In Figure 1 we focus on the EUR/JPY pair (euro/Japanese
yen). Over the past several years, the EUR/JPY cross has come
to represent the appetite for risk in the currency market. The
cross has become one of the predominant carry trades in the
currency market as investors tried to benefit from the widening spread between eurozone rates and the ultra low rates in
Japan. European interest rates have been steadily climbing as
growth in the eurozone has increased, while Japanese interest
rates remained moribund as the country continues to shake
off the vestiges of deflation that plagued it for more than a
decade. As I write this article, the spread between the two
stood at 350 basis points (4% for EUR and only 0.50% for
JPY). However, carry trades only perform well in periods of

Copyright (c) Technical Analysis Inc.

by Boris Schlossberg

Stocks & Commodities V. 25:11 (16-18): Forex Focus: Fundamentals Or Technicals? by Boris Schlossberg

FOREX FOCUS
low volatility and generally rising equity prices
when investors are willing to assume risk. When
stocks fall, so typically do carry trades.
On August 17, 2007, the Nikkei market
plunged more than 800 points as fears of a
global credit crunch spread to the Asia Pacific
region. The EUR/JPY fell more than 300 points
in one hour. Instead of trying to play the bounce,
technically oriented traders could have focused
on a retracement from the most immediate swing
high to enter a low-risk trade from the short side.
Prices failed at 153.58 (38.2% Fibonacci
retracement area) and an entry at the close of the
11 am Eastern time candle would have produced a profitable short.
What are some reasonable profit targets for
this setup? The first and most natural target is
simply the bottom of the breakdown candle.
In this case, that would mean the revisiting of
the 151.93 low set at 7:00 am that day. In fact,
double bottoms, which are some of the most
common patterns in technical analyses, can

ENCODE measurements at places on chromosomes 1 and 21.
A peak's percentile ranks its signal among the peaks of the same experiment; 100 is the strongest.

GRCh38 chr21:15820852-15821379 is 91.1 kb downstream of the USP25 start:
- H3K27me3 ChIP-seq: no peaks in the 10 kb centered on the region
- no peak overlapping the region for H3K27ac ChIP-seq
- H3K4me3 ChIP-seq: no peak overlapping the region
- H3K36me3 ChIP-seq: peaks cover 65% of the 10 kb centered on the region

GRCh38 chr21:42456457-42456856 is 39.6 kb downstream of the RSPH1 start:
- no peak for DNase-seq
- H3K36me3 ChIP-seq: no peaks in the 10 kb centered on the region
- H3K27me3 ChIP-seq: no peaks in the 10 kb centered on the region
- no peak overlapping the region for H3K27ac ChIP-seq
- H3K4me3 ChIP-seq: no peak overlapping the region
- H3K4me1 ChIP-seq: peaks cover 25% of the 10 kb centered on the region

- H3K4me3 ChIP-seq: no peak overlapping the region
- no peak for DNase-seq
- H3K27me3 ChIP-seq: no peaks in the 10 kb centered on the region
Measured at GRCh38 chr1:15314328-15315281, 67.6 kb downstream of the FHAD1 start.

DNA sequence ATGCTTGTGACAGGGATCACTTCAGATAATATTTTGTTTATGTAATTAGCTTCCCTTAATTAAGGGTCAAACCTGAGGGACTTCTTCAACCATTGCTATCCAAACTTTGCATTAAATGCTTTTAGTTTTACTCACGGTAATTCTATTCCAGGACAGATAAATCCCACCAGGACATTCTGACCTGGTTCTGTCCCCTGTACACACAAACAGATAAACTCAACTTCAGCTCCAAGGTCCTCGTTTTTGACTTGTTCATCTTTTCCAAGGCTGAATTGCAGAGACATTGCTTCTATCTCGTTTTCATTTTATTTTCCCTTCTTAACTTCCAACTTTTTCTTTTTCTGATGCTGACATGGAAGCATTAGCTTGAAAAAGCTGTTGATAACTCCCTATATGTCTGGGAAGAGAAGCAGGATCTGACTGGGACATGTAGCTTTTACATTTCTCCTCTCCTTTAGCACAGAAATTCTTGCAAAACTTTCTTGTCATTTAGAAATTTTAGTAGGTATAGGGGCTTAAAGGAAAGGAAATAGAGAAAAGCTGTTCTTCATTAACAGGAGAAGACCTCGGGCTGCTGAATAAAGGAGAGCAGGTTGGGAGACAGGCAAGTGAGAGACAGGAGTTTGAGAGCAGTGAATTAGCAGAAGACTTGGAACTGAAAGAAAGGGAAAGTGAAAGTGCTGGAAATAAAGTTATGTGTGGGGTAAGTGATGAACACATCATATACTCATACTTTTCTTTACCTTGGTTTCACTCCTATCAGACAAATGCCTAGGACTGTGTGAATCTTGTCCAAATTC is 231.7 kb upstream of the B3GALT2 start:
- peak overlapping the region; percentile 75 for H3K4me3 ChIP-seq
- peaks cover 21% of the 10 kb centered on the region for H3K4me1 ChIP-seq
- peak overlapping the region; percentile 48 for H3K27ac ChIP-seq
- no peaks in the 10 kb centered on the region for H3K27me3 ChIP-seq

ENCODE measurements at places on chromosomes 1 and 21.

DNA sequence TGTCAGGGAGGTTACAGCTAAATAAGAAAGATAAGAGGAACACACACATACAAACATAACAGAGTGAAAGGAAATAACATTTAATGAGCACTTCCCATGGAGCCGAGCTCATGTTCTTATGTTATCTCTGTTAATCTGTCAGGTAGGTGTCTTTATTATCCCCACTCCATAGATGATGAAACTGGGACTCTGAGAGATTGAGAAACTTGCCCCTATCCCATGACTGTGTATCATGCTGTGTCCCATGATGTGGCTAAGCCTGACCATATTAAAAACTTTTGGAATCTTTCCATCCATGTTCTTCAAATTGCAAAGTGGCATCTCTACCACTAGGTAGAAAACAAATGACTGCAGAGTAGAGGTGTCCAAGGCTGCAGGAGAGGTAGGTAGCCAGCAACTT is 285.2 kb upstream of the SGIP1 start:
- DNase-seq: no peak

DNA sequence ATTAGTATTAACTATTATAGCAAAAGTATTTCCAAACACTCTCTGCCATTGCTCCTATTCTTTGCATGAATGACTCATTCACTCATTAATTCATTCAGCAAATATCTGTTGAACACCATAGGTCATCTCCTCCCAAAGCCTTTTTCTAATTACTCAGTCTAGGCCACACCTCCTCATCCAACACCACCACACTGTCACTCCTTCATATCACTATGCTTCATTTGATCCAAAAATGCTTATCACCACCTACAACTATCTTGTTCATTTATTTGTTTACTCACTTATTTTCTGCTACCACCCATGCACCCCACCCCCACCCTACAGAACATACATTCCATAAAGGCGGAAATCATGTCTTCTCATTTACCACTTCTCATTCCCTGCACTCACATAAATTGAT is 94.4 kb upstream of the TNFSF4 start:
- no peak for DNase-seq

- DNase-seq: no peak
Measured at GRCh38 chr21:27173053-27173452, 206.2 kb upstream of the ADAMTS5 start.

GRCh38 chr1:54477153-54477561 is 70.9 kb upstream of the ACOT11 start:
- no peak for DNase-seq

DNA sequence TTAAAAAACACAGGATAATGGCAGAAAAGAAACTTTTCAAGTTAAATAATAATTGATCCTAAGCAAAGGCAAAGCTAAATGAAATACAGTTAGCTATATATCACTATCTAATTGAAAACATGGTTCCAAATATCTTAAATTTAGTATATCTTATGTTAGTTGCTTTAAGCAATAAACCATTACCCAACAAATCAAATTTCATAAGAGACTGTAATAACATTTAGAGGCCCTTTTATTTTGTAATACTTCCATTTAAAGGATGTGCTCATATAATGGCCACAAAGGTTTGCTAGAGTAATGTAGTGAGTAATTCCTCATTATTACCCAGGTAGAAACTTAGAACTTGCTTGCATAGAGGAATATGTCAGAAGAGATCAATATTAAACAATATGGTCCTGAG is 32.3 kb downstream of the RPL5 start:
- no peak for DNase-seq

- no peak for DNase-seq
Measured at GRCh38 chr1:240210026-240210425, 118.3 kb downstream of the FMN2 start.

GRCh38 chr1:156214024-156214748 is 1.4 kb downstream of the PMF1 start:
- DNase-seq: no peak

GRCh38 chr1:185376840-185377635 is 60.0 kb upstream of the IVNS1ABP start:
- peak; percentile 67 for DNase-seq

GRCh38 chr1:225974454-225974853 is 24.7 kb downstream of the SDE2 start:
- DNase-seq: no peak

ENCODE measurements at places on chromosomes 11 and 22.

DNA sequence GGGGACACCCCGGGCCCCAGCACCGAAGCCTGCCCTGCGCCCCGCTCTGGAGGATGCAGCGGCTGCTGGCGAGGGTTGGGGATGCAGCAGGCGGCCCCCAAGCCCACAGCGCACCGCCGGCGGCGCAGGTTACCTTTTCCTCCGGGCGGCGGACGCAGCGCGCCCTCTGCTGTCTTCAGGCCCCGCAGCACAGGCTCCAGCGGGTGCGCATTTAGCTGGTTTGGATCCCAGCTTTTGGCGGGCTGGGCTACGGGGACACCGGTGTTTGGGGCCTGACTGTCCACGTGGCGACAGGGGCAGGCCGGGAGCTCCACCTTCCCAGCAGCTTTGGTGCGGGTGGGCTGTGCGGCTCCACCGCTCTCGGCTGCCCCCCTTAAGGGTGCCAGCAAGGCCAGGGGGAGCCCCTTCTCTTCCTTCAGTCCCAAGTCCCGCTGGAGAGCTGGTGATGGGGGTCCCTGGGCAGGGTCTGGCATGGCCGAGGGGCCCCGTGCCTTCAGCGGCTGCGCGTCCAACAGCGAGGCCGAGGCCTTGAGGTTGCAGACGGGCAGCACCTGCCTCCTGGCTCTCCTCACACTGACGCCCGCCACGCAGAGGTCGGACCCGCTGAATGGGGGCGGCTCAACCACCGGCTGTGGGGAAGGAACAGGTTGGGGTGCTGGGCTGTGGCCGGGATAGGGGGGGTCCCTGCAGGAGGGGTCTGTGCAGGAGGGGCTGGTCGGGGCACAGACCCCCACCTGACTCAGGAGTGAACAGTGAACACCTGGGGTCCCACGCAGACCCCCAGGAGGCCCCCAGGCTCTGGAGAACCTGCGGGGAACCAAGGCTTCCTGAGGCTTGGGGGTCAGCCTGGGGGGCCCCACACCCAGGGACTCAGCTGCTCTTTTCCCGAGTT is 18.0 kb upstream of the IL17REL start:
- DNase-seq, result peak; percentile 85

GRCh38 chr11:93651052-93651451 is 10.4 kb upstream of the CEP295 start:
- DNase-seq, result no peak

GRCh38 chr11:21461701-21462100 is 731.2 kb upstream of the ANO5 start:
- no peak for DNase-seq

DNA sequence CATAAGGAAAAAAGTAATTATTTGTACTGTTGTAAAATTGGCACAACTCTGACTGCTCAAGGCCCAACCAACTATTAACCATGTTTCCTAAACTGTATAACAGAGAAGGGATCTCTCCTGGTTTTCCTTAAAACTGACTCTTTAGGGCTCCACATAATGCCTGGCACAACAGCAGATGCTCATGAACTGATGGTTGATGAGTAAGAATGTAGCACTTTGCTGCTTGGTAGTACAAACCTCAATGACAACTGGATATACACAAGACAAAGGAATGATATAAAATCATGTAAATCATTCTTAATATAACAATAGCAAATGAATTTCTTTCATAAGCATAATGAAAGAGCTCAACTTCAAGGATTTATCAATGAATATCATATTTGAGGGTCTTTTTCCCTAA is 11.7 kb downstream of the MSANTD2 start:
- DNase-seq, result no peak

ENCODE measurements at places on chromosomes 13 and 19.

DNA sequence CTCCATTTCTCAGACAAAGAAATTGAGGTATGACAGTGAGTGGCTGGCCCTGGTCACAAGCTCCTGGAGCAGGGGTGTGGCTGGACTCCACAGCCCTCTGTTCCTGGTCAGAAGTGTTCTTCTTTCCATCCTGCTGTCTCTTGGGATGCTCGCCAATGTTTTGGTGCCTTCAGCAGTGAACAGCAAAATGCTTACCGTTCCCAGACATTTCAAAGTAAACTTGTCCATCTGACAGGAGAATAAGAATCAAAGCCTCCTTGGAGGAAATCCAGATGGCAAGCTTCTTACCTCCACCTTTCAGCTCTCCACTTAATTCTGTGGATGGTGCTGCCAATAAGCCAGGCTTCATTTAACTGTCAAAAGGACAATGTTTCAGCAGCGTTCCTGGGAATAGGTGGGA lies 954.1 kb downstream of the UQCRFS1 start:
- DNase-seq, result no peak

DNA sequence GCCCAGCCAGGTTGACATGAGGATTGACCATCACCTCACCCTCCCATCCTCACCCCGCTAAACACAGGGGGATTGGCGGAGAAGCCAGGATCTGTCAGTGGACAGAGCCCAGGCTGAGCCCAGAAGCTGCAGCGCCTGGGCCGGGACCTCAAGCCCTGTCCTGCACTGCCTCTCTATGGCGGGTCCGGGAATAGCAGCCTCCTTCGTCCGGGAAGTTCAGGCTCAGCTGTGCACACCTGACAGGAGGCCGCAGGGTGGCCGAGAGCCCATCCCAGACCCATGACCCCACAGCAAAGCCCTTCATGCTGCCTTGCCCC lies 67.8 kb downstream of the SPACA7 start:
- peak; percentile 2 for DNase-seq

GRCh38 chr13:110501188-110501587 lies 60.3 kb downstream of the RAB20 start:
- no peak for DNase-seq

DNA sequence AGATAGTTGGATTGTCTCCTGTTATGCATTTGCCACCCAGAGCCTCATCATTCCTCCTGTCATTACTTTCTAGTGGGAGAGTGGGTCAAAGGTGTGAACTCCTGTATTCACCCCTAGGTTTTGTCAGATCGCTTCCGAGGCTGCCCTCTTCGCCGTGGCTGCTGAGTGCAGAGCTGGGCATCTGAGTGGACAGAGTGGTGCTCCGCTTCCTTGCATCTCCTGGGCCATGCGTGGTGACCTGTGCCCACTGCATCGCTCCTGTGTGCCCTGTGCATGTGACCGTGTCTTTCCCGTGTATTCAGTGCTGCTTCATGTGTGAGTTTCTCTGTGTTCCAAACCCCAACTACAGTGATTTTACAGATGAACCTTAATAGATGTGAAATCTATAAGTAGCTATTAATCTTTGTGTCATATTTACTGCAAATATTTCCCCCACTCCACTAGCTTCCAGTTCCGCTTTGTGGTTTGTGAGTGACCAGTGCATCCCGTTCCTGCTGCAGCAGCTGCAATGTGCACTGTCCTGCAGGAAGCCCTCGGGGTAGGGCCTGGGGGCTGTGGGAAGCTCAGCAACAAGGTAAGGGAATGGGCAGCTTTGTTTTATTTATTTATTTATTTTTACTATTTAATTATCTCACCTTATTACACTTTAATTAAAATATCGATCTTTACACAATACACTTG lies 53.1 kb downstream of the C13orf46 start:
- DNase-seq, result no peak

be viewed as simply retests of price caused by
the sharp change in fundamentals. However,
strong news surprises tend to reverberate
throughout the currency market. They often
provide more meaningful continuation moves
than just the target of the double bottom.
As we can see in Figure 2, if we use Fibonacci
projections the price extends all the way beyond
150.38 or the 138.2% level of the original down
segment. One possible way to trade this setup is
to use two lots per trade. Since as traders we can
never be certain about the amplitude of the
move, we could take profits on half of the
position at the initial double-bottom point, moving the rest of the position to break even in order
to eliminate risk. Then we can target the 138.2%
extension as a possible second target for the
trade trying to squeeze more profit from the
move.

FIGURE 2: CONTINUING BEYOND TARGET. Here, the price extends beyond the 138.2% retracement.
You could trade this setup with two lots and take profits on half the position at the initial double bottom
and move the rest of the position to at least break even.

FUNDAMENTALS + TECHNICALS
= POWERFUL

Boris Schlossberg serves as senior currency strategist at Dailyfx.com.

In summary, we can see how the combination of


a strong fundamental surprise along with the
precision of technical analysis can produce a
powerful strategy for currency trading. By understanding that significant news surprises can
exert a continuation effect on prices, we can
apply basic Fibonacci techniques to time both
entries and exits for the news trade. In the
process, we create a logical, low-risk methodology for short-term currency trading that hopefully produces profits.

FIGURE 1: SHORT TRADE ON EUR/JPY. Fears of the credit crunch resulted in an 800-point plunge
in the Nikkei. The EUR/JPY fell more than 300 points in one hour, and the 38.2% Fibonacci
retracement fails. This is an ideal entry point for a short trade.

SUGGESTED READING
Lien, Kathy, and Boris Schlossberg [2007]. Millionaire Traders: How
Everyday People Are Beating Wall Street At Its Own Game, John
Wiley & Sons.
Schlossberg, Boris [2006]. Technical Analysis Of The Currency Market,
John Wiley & Sons.
DailyFX.com

S&C

Copyright (c) Technical Analysis Inc.